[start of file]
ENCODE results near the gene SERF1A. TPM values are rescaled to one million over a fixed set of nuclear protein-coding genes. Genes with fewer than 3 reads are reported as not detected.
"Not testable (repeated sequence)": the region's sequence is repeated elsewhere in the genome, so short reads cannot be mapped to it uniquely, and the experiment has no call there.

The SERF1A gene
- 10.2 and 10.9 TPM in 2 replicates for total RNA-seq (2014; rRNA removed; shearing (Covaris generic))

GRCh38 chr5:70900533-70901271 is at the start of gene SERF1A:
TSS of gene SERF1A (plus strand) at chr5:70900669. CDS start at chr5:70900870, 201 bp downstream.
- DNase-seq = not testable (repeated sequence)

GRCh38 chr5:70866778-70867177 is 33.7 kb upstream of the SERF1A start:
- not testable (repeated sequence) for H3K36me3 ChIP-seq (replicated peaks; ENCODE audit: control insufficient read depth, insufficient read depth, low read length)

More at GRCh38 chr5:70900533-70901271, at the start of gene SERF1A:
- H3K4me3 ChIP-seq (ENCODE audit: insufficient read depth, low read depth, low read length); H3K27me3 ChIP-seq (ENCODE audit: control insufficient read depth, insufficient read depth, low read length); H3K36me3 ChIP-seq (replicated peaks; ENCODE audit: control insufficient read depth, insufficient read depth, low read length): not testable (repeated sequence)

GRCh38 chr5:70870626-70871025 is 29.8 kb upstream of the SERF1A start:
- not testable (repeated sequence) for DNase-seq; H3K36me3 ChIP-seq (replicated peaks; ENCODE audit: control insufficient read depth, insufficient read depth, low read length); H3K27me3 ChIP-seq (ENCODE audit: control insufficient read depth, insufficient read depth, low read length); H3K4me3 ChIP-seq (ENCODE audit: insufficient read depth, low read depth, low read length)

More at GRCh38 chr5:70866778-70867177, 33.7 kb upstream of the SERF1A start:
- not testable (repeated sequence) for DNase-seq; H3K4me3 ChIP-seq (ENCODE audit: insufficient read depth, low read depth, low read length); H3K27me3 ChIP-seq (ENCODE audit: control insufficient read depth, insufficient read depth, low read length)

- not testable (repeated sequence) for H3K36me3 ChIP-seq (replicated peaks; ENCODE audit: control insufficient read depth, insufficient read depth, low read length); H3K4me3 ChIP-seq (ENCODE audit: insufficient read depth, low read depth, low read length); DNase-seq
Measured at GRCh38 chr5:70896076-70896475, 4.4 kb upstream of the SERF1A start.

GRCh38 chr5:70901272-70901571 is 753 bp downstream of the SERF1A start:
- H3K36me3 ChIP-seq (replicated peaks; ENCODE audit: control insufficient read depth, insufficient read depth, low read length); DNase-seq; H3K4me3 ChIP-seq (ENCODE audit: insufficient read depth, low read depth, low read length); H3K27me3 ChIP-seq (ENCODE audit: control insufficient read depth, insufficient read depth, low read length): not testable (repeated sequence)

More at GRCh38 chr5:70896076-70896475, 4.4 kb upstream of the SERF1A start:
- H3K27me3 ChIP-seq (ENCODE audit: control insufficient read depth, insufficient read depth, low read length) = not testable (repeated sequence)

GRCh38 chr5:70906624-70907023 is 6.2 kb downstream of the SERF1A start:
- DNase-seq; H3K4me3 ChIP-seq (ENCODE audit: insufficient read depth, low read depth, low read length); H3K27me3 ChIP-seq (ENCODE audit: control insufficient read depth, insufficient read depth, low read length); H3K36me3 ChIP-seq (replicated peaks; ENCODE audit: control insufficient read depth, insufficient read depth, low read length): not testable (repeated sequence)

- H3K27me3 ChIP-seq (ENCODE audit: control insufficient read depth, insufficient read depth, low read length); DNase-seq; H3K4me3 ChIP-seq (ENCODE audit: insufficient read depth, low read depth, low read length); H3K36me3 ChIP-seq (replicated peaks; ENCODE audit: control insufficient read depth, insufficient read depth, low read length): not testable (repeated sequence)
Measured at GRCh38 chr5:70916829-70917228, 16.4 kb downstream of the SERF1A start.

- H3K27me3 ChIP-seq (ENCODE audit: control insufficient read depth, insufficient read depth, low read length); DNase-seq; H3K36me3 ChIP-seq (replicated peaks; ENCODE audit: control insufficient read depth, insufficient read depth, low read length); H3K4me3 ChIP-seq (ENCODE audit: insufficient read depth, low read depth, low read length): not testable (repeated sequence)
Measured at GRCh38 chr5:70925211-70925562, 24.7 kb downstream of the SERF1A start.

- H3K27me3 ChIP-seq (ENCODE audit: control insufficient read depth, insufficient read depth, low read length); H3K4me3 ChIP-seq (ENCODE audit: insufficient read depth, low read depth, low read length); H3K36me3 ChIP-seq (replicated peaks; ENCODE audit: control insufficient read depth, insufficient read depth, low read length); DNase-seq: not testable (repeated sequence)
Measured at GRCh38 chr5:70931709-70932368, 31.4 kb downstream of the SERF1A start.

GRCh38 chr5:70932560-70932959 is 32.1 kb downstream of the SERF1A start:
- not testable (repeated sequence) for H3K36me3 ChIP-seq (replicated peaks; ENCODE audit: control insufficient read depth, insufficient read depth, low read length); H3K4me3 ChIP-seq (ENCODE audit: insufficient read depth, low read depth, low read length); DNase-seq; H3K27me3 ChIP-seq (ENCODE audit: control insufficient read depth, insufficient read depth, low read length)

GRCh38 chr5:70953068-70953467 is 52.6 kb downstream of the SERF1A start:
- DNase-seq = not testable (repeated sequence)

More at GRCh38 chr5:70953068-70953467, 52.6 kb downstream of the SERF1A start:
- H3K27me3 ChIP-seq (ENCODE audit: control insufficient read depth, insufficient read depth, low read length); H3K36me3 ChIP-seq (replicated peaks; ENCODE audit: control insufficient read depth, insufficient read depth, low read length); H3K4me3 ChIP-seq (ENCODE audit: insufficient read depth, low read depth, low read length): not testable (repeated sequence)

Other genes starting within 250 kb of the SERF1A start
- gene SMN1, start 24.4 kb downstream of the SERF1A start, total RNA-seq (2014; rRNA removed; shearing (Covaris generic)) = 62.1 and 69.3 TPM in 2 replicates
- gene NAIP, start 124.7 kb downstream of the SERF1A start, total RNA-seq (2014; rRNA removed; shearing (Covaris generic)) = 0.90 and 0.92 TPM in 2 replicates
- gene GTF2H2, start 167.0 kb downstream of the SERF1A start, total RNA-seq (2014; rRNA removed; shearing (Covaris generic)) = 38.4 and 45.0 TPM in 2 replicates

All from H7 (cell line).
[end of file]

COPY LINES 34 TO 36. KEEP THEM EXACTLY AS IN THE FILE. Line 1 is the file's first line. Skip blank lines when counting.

More at GRCh38 chr5:70953068-70953467, 52.6 kb downstream of the SERF1A start:
- H3K27me3 ChIP-seq (ENCODE audit: control insufficient read depth, insufficient read depth, low read length); H3K36me3 ChIP-seq (replicated peaks; ENCODE audit: control insufficient read depth, insufficient read depth, low read length); H3K4me3 ChIP-seq (ENCODE audit: insufficient read depth, low read depth, low read length): not testable (repeated sequence)

Other genes starting within 250 kb of the SERF1A start